Beyond Historic Elections, One of the Worst Humanitarian Crises
The Democratic Republic of Congo is emerging from a crucial period of political transition. The DRC is also emerging from a decade-long conflict which (directly and indirectly) killed more than four million Congolese and has caused the country’s complete ruin. The country has been ravaged and needs to be completely rebuilt.
Recent elections mark the beginning of a new challenge. In south Kivu and in Katanga, amongst others, the priority should be to curb the severe nutritional and humanitarian crisis but also to help the Congolese to re-establish the pillars of the local economy, such as agriculture and fishing. A short synopsis of a humanitarian crisis.
The DRC emerges bloodless from a 10 year conflict. Medical, transport, water and sanitation infrastructures - already in a poor condition – are completely ruined.
The question of refugees and displaced people
Hundreds of thousands of people who were displaced or forced to take refuge in neighbouring countries (Tanzania, Burundi, Rwanda etc) are supposed to return to their places of origin in view of the current stability in the country. However, in South Kivu for example, populations returning since the start of 2006 are finding themselves in a situation of extreme vulnerability. Despite having access to land it is difficult to launch agricultural and fishing activities that could provide the population with food autonomy.
Agriculture and fishing: starting from zero again
Populations returning to their homes do not have anything. Action Against Hunger is distributing tools and seeds to farmers and pirogues and fishing tools to fishermen. The association is also helping people to improve production to ensure that everyone profits from food autonomy. The aim is to guarantee the communities’ autonomy in the long-term.
The whole population suffers from food insecurity due, amongst other things, to insufficient agricultural production. Agricultural techniques are archaic and the quasi mono-culture of the cassava crop is a severe problem in terms of food diversity. In addition to this, the recent outbreak of the mosaic virus, a disease that ravages cassava fields, is diminishing returns. This means that the Congolese are in a continuous state of lack of food in both quality and quantity.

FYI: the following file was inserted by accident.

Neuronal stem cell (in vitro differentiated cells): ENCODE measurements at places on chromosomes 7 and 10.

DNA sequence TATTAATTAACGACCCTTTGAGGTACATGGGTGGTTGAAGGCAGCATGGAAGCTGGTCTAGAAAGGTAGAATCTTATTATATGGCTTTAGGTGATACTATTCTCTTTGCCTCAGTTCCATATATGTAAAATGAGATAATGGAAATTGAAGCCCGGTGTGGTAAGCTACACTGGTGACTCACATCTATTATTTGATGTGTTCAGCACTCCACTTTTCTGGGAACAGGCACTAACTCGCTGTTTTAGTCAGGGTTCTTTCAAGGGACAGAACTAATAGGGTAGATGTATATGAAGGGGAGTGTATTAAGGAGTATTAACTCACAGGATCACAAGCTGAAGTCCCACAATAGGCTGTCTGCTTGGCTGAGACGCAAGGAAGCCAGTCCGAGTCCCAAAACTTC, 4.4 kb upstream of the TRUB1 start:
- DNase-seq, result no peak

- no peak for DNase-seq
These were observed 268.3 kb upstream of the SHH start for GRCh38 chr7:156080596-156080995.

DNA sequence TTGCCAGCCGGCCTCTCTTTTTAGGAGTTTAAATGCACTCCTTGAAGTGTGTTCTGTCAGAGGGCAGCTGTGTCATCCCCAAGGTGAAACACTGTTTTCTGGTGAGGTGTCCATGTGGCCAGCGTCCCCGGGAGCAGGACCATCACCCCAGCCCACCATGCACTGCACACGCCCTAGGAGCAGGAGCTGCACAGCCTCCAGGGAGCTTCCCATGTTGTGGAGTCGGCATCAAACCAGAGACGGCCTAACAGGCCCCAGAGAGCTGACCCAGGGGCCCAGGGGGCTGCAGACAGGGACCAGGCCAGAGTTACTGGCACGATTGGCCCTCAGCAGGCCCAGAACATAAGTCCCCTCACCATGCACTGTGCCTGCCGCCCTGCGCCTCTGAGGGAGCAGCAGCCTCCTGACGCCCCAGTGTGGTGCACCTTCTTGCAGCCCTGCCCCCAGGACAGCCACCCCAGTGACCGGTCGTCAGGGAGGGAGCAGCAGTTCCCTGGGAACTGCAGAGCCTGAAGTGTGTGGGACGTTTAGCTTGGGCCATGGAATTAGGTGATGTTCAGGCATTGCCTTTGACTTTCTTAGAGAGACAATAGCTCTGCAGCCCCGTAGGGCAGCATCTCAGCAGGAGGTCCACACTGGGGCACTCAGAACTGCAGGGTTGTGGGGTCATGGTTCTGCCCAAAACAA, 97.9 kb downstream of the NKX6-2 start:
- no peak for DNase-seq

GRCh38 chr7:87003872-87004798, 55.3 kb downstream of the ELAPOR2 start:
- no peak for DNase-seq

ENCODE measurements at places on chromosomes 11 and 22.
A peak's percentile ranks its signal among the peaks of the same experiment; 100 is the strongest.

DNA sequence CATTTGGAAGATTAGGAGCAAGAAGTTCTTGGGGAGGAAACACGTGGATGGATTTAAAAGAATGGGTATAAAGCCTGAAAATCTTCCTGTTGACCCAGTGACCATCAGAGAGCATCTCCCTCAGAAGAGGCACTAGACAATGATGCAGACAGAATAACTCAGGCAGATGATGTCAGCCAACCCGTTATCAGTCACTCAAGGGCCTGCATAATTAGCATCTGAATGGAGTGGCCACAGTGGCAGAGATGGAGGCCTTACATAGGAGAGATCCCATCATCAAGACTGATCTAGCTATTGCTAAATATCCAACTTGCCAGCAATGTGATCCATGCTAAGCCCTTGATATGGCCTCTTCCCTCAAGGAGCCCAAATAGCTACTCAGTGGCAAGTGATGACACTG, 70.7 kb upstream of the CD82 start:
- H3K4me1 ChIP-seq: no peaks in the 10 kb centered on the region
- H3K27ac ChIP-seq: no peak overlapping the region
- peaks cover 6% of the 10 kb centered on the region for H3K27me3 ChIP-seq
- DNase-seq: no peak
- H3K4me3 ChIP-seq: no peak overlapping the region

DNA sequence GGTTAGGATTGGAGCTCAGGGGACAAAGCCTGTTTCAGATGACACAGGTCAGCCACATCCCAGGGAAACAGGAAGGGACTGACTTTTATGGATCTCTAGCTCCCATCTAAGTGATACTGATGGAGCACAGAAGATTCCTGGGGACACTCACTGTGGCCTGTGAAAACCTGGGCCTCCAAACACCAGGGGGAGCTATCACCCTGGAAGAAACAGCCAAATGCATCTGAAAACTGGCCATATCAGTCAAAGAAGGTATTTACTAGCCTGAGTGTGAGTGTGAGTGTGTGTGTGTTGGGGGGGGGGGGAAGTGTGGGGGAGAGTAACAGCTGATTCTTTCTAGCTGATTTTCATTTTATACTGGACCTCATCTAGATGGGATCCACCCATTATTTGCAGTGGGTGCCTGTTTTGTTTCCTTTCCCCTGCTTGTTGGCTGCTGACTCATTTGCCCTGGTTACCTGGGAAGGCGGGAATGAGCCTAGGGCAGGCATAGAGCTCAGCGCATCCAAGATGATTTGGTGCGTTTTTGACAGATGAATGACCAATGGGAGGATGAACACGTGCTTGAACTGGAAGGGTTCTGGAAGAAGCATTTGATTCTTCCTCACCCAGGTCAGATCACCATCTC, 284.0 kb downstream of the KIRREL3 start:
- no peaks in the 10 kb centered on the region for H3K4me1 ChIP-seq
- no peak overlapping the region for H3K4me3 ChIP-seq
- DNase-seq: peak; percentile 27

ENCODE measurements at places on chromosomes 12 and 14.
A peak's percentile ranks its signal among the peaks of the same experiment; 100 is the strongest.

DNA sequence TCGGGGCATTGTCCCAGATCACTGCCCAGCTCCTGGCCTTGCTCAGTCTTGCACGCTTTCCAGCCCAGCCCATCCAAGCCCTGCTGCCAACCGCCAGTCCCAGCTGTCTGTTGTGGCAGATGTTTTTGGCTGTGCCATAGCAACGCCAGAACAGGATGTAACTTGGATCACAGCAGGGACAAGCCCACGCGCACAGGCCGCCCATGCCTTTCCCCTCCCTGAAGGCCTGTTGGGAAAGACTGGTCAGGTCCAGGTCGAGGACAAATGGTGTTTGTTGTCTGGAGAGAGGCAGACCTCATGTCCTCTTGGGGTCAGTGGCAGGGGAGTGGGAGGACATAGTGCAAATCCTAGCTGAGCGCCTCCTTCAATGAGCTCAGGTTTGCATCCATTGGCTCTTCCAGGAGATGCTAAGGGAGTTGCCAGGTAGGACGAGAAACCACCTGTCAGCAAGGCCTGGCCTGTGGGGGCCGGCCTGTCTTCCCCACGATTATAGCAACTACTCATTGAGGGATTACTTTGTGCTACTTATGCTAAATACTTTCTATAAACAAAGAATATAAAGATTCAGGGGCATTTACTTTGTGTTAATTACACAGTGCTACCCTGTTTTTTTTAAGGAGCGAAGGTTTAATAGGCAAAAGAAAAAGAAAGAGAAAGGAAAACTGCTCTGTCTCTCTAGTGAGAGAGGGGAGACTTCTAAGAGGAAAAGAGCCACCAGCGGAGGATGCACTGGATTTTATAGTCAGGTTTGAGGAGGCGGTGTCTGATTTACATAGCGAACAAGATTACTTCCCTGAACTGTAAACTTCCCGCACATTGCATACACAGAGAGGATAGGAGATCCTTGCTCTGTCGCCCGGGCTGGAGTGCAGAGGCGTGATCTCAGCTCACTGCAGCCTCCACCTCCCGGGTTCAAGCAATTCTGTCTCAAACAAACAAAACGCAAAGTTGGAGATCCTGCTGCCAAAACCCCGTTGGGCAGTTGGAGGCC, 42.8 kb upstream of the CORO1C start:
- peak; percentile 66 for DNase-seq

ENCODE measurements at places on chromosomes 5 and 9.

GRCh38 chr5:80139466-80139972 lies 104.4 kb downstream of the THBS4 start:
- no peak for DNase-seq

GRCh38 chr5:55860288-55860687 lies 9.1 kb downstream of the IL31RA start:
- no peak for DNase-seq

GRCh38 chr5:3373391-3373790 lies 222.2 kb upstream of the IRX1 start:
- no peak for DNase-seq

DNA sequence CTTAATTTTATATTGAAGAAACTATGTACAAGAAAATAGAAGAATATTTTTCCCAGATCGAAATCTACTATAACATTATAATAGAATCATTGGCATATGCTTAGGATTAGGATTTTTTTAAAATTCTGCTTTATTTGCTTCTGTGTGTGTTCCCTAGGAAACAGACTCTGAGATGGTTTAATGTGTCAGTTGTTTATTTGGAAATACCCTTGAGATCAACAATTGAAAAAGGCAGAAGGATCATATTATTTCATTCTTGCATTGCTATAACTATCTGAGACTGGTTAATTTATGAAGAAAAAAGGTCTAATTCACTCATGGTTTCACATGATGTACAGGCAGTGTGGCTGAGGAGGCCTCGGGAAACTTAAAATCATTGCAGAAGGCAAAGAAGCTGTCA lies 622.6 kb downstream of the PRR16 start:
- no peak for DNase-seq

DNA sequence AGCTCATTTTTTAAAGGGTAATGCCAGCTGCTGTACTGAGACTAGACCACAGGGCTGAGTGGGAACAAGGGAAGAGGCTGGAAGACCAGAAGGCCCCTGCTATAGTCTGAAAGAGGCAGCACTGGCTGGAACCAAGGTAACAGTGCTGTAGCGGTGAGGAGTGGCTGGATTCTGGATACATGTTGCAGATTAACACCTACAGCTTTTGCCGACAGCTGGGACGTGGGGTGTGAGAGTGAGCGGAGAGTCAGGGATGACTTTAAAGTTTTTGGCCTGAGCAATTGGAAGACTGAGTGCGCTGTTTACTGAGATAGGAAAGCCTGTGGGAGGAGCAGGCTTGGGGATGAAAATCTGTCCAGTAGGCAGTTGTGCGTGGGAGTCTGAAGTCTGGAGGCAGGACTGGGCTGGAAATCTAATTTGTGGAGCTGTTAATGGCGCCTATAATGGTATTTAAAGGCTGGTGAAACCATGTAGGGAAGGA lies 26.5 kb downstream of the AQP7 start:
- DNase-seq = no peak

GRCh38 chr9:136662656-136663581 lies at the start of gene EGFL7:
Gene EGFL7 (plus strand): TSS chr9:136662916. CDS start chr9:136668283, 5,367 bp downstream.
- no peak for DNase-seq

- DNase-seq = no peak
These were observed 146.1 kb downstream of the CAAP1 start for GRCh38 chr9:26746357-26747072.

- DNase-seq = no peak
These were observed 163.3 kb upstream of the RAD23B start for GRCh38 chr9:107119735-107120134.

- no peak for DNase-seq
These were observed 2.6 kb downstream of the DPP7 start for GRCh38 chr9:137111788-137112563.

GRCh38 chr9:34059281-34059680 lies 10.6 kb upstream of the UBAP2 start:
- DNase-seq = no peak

Water and sanitation: a disastrous condition
The state of water and sanitation infrastructure is disastrous (often due to lack of funds and maintenance for many years). Severe peaks of cholera outbreaks still create many victims. The consumption of unsafe water and lack of access to sanitation also leads to diarrhoeal diseases that can result in malnutrition.
A very severe nutritional crisis
Lack of sanitation and access to water, the difficult agricultural and fishing revival and the mosaic virus are all factors that can bring about malnutrition. Despite a return to peace and security, Action Against Hunger teams confirm a continuing and very severe nutritional crisis. Depending on the agricultural season, extremely weak children (and adults) flock to Action Against Hunger’s Therapeutic Feeding Centres in South Kivu and Katanga. Society has lost its structure due to years of conflict and uncertainty. Malnutrition can also be caused by different cultural beliefs, infant feeding practices and problems with breastfeeding.
According to a report by the IRC, 1,200 people are still dying every day in the DRC as a result of the war and the severe humanitarian crisis. Beyond the results of this decisive election, if peace and security last, the Congolese have an immense task ahead of them. Action Against Hunger calls for the International community and donors to support the Congolese extensively.
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Facts about Hunger
925 million people suffer from hunger and malnutrition around the world.
Malnutrition affects 32.5% of children in developing countries.
1 out of every 6 infants are born with low birth weight due to undernutrition among pregnant women in developing countries.
1 out of every 3 people in developing countries are affected by vitamin and mineral deficiencies.
Hunger is number one on the list of the world's top 10 health risks. It kills more people every year than AIDS, malaria, and tuberculosis combined.